Wednesday, May 9, 2018

Yale Medicine Review of Longevity Decoded

We all age. As the years go by, we get grayer, develop new wrinkles, and feel less spry than we once did. It is just part of life, right?Well, what if there was a way to dramatically slow down the aging process? According to Stephen Schimpff, MD, MACP, there is. In his new book, Longevity Decoded: The Seven Keys to Healthy Aging, Schimpff identifies the seven "keys" to living longer and healthier lives.

Before you roll your eyes, you should know that this isn't some New Age, woo-woo mumbo-jumbo. Schimpff's longevity "keys" are both practical and deeply rooted in science.

In fact, you've probably heard most of them before: Eat a healthy diet, exercise, get enough sleep, avoid tobacco, manage stress,stimulate your brain, and engage socially. These so-called "keys"aren't necessarily new or groundbreaking, Schimpff concedes, and many are intuitive. Taken together, though, they can have a real and measurable effect on your life.

"We're always told to start saving for retirement when we're young because it will compound and our investment will grow," he says. "What I wrote about is the same message: If you start early, the benefits will compound over time."

Longevity is more than just a list of what you should and should not eat or do as you get older. It's an accessible and entertaining overview of the latest research on aging, detailing what scientists currently know about the process at a cellular level and what they're studying in laboratories around the world.

Is aging caused by free radicals? The structure of our DNA?The health of our gut microbiome? Turns out that while there's compelling evidence about each of these things, the science just isn't there yet.

"There are a lot of ideas about why we age; yet, when you get right down to it, we really don't know. We don't know what turns it on,and we don't know what turns it off," Schimpff says. "For all of our biomedical research since WWII, not that much has been spent studying the aging process."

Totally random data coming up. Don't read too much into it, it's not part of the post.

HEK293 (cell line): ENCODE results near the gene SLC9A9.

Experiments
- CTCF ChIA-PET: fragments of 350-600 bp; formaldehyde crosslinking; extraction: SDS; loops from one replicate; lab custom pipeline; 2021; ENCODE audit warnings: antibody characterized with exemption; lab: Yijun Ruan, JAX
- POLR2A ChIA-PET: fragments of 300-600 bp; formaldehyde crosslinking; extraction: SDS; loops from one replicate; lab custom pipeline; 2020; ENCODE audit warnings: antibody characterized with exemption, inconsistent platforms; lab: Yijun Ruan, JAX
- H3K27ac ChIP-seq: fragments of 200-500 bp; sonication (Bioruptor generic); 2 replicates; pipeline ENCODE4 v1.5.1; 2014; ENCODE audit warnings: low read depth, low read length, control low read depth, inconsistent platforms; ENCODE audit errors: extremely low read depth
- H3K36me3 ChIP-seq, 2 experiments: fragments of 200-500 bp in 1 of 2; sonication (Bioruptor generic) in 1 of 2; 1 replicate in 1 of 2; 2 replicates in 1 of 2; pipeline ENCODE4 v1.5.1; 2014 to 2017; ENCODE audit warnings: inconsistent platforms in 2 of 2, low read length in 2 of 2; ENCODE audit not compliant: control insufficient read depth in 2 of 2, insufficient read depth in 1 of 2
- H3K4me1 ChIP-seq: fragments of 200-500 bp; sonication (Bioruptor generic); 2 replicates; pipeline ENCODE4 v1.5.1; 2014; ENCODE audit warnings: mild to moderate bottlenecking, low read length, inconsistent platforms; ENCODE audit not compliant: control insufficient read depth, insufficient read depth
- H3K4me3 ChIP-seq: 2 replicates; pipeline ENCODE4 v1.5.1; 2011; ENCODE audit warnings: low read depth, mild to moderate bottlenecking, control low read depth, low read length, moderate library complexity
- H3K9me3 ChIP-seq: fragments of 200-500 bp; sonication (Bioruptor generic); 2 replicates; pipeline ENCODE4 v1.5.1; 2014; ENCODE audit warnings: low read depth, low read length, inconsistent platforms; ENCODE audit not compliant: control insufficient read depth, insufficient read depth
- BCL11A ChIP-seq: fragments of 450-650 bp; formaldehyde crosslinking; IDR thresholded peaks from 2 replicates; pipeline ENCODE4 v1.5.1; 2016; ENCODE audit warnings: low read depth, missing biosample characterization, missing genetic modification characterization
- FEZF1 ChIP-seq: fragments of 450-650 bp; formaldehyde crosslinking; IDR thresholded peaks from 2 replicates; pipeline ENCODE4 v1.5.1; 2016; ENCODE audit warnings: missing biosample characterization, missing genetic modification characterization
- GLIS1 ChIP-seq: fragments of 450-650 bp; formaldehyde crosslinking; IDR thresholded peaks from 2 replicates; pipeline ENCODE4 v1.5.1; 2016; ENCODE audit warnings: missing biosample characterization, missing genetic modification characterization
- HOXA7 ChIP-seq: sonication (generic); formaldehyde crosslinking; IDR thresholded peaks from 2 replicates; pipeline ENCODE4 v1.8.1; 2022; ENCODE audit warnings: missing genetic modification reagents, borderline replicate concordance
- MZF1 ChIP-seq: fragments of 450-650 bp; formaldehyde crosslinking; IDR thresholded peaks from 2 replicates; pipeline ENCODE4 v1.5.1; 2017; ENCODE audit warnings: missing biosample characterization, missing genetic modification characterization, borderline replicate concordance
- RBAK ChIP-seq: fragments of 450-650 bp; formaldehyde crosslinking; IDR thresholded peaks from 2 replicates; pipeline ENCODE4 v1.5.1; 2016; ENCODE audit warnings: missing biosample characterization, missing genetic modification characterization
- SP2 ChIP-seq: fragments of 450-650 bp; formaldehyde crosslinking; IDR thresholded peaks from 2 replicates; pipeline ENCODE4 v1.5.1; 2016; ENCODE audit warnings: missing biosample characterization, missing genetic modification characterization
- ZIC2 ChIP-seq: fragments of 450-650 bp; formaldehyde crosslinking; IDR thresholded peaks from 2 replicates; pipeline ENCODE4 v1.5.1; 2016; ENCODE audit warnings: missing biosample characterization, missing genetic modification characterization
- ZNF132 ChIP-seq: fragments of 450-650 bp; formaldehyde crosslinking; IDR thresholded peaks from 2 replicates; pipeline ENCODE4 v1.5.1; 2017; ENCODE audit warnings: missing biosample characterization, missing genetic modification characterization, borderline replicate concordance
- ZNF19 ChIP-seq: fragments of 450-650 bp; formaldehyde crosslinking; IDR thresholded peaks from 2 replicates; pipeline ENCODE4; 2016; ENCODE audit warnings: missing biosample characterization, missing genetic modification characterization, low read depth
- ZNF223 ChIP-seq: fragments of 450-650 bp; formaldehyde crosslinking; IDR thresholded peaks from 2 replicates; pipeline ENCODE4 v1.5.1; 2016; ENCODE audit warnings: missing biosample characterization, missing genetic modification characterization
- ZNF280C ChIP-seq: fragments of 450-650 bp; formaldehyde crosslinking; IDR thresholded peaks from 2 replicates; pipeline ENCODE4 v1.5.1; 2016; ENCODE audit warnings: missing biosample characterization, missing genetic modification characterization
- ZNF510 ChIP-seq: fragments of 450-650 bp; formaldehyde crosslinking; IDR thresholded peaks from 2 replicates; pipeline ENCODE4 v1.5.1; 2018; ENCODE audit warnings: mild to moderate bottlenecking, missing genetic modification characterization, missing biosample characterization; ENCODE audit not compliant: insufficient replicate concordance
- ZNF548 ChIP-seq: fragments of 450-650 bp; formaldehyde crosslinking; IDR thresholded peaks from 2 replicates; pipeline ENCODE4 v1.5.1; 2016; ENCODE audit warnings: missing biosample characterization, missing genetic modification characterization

As more and more people live beyond 65 years of age--an estimated 19 percent of the world's population will be older than 65 by2030--that is changing. What's more, as research increasingly shows that our bodies begin to decline as early as 30-years-old, concerns about aging are no longer just relegated to the elderly.

"Everybody knows that we should eat better, exercise, soon, but most people don't know why," Schimpff says, adding that people often think superficially and in the short-term when it comes to health.

"We need to get away from that and talk about our health and keeping healthy for the long-term. And if there's a message in this book,it's that we have it within our power to make a very significant change in our life... can we prevent every disease? Absolutely not. But as individuals, we can have a huge impact."

Condensed from a review by Miriam Wasser in Yale Medicine, April, 2018 


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Praise for Dr Schimpff

The craft of science writing requires skills that are arguably the most underestimated and misunderstood in the media world. Dumbing down all too often gets mistaken for clarity. Showmanship frequently masks a poor presentation of scientific issues. Factoids are paraded in lieu of ideas. Answers are marketed at the expense of searching questions. By contrast, Steve Schimpff provides a fine combination of enlightenment and reading satisfaction. As a medical scientist he brings his readers encyclopedic knowledge of his subject. As a teacher and as a medical ambassador to other disciplines he's learned how to explain medical breakthroughs without unnecessary jargon. As an advisor to policymakers he's acquired the knack of cutting directly to the practical effects, showing how advances in medical science affect the big lifestyle and economic questions that concern us all. But Schimpff's greatest strength as a writer is that he's a physician through and through, caring above all for the person. His engaging conversational style, insights and fascinating treasury of cutting-edge information leave both lay readers and medical professionals turning his pages. In his hands the impact of new medical technologies and discoveries becomes an engrossing story about what lies ahead for us in the 21st century: as healthy people, as patients of all ages, as children, as parents, as taxpayers, as both consumers and providers of health services. There can be few greater stories than the adventure of what awaits our minds, bodies, budgets, lifespans and societies as new technologies change our world. Schimpff tells it with passion, vision, sweep, intelligence and an urgency that none of us can ignore.

-- N.J. Slabbert, science writer, co-author of Innovation, The Key to Prosperity: Technology & America's Role in the 21st Century Global Economy (with Aris Melissaratos, director of technology enterprise at the John Hopkins University).